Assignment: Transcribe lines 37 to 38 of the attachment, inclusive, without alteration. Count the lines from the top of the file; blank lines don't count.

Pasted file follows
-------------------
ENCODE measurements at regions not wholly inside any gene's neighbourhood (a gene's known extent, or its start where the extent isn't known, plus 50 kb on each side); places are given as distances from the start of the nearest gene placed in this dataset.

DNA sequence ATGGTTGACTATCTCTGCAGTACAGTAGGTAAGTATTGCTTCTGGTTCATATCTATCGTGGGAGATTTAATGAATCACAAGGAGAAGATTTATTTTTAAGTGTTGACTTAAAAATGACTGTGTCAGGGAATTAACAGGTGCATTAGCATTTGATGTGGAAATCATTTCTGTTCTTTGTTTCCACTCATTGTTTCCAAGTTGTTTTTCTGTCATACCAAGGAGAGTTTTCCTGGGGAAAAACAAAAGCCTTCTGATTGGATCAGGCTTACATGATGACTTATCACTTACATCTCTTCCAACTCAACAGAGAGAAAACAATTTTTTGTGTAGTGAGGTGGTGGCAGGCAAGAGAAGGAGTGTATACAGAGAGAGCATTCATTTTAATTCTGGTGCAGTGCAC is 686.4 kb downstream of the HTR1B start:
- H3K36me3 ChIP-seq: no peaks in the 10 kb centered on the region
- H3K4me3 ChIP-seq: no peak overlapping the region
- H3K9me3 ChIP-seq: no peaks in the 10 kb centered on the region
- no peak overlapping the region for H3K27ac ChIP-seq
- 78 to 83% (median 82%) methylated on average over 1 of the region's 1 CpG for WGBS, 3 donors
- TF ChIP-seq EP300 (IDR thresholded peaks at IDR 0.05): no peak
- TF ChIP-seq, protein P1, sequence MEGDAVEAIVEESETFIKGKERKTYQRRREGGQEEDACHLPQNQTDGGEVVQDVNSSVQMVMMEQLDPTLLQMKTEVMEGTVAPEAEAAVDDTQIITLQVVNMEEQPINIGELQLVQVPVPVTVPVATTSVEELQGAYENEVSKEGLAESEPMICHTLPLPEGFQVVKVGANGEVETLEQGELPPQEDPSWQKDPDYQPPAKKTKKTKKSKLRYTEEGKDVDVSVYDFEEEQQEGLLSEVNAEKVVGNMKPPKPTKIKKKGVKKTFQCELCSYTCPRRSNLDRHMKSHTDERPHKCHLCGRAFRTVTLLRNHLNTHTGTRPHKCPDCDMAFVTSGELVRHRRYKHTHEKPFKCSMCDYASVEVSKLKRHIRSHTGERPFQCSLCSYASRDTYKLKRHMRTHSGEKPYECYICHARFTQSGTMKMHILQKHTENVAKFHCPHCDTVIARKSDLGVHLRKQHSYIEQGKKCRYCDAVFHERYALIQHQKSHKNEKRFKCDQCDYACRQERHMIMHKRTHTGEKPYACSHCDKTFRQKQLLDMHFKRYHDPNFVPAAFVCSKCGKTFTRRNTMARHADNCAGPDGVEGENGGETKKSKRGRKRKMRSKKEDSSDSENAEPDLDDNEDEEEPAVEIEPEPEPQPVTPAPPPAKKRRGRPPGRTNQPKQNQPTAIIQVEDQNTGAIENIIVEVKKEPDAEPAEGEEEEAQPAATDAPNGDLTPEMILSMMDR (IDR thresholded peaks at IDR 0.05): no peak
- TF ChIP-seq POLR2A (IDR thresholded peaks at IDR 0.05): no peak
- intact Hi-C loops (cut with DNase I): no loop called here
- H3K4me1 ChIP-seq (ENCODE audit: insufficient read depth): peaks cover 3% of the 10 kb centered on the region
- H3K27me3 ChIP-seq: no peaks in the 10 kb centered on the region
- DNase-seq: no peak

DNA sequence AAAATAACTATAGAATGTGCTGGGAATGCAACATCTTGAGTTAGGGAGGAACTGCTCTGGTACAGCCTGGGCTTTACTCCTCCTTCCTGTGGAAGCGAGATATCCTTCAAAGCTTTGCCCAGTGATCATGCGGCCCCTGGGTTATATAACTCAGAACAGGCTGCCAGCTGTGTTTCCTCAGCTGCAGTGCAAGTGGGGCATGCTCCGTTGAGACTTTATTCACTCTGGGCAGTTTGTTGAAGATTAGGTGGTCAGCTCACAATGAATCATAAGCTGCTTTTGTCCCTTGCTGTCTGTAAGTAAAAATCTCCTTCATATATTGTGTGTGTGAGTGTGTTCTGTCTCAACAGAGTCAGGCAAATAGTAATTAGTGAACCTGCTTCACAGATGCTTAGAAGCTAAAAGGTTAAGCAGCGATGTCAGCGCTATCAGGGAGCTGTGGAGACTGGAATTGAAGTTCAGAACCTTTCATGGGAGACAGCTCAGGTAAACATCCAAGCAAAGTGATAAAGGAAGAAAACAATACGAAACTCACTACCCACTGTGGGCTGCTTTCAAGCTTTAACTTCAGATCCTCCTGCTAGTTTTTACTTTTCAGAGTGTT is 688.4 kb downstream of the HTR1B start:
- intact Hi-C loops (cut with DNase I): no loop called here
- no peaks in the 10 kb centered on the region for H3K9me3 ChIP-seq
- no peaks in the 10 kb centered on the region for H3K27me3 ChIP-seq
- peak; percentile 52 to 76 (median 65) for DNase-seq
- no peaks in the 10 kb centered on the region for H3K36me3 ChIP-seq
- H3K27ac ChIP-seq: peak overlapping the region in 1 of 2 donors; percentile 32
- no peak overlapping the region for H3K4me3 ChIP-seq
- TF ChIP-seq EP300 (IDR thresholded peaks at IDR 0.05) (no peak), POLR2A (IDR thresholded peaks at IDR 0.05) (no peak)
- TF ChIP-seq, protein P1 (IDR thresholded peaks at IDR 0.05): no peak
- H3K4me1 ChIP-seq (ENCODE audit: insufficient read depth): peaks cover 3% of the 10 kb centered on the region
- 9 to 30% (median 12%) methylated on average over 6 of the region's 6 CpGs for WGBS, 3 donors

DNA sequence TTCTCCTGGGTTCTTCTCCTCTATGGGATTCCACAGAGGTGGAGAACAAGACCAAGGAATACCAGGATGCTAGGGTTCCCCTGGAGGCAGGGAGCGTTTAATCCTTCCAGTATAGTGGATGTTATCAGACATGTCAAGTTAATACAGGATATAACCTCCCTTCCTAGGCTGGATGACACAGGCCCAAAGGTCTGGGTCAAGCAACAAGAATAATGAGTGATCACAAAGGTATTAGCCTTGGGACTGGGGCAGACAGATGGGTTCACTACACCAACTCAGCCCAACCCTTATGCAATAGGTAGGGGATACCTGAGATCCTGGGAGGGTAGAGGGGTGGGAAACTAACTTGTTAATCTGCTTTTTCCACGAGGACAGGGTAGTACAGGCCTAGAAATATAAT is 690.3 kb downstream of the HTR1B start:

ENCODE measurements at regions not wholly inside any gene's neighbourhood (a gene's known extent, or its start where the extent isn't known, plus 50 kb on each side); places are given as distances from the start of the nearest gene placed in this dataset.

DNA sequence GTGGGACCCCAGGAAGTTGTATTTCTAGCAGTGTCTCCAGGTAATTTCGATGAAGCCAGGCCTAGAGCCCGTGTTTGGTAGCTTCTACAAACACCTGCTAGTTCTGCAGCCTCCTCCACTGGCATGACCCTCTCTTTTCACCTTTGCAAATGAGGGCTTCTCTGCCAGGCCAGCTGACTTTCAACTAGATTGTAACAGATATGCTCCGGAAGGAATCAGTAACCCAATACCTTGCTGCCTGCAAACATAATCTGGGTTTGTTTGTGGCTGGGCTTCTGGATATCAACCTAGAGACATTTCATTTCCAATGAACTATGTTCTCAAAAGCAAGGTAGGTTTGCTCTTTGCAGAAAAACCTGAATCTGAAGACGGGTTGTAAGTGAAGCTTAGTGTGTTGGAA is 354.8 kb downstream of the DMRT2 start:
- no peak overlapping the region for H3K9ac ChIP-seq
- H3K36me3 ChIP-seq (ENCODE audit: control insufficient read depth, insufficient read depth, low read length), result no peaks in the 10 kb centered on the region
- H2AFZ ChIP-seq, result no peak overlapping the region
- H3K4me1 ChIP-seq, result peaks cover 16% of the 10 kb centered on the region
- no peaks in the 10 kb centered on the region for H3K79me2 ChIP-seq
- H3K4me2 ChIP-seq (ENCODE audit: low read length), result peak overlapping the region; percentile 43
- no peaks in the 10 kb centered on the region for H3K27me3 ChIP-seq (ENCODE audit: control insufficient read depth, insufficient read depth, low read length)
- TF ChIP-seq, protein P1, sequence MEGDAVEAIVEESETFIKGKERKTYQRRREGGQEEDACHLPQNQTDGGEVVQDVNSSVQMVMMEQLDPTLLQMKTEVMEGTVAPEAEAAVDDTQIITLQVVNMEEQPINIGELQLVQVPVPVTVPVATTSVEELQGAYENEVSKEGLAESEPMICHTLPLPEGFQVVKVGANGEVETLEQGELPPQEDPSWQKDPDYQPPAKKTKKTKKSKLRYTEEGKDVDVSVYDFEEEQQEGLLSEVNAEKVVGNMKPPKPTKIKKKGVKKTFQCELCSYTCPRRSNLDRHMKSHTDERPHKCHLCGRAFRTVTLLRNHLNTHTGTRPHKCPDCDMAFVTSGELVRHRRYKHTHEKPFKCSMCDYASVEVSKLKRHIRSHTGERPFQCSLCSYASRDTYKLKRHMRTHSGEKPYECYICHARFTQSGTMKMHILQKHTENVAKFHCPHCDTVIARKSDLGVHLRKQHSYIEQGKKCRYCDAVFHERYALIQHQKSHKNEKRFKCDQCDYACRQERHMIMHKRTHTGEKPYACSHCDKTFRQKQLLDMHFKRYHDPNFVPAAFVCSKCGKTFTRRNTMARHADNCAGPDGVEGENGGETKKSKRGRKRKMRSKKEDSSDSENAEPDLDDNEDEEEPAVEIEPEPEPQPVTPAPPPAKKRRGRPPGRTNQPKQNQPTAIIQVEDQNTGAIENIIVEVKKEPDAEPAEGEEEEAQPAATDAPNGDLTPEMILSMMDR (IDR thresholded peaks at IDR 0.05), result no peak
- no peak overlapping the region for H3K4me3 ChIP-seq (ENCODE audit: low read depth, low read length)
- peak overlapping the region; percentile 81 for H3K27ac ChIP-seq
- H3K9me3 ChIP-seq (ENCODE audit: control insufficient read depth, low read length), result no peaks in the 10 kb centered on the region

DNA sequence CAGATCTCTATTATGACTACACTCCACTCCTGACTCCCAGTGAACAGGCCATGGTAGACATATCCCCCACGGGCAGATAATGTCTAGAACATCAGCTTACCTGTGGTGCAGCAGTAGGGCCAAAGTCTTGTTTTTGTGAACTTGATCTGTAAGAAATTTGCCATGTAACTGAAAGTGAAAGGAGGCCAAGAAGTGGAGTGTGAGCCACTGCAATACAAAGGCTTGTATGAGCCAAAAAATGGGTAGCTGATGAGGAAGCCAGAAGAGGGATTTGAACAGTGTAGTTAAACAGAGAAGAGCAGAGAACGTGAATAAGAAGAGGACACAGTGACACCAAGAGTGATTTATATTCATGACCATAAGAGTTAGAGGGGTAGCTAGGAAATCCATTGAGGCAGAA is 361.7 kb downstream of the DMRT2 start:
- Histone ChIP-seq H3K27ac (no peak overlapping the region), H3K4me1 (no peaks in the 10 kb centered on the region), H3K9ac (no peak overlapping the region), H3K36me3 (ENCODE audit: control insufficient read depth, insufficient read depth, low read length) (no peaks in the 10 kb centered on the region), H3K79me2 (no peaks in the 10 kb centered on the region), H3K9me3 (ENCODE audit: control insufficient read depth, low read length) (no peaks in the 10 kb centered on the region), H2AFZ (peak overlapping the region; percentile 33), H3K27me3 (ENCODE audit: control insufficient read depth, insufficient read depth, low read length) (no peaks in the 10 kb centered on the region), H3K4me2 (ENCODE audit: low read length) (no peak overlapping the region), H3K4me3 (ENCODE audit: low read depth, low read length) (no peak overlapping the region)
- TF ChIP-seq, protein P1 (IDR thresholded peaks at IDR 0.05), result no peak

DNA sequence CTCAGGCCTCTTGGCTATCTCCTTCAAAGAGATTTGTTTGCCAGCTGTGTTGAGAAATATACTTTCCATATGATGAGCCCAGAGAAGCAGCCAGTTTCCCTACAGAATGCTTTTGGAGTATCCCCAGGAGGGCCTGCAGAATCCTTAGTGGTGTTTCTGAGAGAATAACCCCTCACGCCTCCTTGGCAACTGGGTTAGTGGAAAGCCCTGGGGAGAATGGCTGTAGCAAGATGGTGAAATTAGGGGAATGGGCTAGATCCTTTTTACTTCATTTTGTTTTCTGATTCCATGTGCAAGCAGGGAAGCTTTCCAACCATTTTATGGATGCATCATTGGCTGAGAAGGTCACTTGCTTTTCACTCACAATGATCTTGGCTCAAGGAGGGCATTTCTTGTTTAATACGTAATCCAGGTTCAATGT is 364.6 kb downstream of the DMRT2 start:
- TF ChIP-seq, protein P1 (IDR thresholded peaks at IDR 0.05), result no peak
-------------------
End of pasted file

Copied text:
- TF ChIP-seq, protein P1, sequence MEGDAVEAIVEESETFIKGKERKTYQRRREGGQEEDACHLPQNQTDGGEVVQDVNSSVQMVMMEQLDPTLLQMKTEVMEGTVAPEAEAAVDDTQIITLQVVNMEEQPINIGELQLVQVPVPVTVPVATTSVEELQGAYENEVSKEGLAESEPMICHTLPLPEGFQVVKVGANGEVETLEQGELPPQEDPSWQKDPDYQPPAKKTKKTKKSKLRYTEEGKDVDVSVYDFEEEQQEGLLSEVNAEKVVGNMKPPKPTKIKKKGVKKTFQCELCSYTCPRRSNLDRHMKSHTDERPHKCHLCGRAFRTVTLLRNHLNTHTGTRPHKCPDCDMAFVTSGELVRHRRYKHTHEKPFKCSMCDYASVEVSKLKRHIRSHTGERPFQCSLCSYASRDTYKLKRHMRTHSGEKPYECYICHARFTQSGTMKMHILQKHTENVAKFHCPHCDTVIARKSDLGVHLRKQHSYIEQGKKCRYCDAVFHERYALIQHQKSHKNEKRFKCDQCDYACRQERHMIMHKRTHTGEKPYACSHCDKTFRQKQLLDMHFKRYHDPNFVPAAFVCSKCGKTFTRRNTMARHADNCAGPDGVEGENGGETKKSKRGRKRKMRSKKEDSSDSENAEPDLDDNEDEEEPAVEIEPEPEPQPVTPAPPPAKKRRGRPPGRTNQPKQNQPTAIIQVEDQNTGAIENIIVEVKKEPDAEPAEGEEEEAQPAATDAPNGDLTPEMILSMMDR (IDR thresholded peaks at IDR 0.05), result no peak
- no peak overlapping the region for H3K4me3 ChIP-seq (ENCODE audit: low read depth, low read length)